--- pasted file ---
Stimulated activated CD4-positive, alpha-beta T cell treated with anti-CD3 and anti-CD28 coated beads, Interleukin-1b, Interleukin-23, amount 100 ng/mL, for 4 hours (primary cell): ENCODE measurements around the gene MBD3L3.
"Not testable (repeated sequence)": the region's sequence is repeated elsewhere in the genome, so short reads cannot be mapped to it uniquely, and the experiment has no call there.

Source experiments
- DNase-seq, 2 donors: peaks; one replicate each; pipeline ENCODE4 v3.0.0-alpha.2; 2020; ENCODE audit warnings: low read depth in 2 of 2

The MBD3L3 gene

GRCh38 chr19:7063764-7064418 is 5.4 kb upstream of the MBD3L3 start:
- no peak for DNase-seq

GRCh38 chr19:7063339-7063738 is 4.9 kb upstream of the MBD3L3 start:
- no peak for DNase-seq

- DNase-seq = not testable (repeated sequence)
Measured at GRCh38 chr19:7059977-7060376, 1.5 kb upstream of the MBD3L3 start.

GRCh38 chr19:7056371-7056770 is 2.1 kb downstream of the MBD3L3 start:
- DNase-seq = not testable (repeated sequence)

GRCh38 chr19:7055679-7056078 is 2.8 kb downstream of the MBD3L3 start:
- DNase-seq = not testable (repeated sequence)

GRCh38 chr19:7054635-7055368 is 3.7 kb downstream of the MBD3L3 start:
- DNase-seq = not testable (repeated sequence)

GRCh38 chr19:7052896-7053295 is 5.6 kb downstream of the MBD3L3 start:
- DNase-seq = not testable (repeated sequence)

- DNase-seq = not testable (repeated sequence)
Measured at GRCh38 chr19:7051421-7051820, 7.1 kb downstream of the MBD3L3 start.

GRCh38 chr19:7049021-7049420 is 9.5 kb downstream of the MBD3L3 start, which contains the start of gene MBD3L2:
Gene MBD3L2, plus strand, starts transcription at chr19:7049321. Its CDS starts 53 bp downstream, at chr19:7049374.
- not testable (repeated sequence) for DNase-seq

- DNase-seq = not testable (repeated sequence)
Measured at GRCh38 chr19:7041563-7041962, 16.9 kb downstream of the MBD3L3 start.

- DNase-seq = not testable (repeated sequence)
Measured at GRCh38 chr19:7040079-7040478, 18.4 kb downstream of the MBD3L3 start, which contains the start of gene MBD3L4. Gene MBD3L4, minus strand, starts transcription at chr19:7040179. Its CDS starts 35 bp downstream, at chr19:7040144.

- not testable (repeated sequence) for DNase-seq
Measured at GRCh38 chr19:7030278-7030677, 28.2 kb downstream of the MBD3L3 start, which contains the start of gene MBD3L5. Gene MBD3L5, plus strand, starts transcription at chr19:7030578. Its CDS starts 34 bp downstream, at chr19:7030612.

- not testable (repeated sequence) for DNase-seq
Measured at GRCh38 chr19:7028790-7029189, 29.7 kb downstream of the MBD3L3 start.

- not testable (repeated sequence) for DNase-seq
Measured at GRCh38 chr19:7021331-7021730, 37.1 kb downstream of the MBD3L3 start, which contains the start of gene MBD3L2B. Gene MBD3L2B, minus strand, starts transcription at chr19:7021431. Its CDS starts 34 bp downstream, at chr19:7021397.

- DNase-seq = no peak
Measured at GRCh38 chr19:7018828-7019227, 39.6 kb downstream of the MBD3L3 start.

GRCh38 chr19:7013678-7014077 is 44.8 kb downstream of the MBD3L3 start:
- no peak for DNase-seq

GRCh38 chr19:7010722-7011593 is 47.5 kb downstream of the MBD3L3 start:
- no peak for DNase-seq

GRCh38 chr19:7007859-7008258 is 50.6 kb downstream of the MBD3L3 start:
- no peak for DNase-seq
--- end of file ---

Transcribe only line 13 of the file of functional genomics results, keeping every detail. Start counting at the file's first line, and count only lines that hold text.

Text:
- DNase-seq = not testable (repeated sequence)